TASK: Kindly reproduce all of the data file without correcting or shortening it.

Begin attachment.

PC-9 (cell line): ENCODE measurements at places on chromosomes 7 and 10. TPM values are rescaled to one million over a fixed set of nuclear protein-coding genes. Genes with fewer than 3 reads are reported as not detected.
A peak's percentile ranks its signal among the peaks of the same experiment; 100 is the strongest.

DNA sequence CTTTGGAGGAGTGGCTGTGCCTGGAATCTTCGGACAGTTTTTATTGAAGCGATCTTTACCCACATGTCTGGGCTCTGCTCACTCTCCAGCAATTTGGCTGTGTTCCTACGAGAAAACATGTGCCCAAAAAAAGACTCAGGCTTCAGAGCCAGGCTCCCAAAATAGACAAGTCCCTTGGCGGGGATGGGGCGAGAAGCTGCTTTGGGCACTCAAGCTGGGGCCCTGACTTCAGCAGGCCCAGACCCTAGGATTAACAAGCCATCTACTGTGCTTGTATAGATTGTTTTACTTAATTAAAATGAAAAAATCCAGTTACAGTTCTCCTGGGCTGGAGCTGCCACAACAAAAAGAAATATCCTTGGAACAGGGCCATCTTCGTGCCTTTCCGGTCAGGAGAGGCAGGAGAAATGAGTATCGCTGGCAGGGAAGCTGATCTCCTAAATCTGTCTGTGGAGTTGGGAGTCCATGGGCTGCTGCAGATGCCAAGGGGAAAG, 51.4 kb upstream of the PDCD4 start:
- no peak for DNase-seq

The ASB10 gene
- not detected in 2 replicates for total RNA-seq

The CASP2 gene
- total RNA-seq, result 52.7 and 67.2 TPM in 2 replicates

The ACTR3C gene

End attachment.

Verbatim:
PC-9 (cell line): ENCODE measurements at places on chromosomes 7 and 10. TPM values are rescaled to one million over a fixed set of nuclear protein-coding genes. Genes with fewer than 3 reads are reported as not detected.
A peak's percentile ranks its signal among the peaks of the same experiment; 100 is the strongest.

DNA sequence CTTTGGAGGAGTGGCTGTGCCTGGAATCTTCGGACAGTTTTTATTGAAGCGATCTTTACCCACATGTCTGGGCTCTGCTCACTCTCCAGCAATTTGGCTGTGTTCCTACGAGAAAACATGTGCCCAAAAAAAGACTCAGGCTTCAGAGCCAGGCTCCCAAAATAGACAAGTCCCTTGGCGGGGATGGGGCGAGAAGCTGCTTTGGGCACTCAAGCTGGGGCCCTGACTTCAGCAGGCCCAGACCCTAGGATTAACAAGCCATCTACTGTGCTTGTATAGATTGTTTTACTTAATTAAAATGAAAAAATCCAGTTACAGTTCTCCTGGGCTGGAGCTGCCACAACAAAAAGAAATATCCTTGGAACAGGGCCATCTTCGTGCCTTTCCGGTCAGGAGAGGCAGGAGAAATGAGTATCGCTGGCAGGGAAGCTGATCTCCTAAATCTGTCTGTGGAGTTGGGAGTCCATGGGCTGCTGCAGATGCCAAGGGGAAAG, 51.4 kb upstream of the PDCD4 start:
- no peak for DNase-seq

The ASB10 gene
- not detected in 2 replicates for total RNA-seq

The CASP2 gene
- total RNA-seq, result 52.7 and 67.2 TPM in 2 replicates

The ACTR3C gene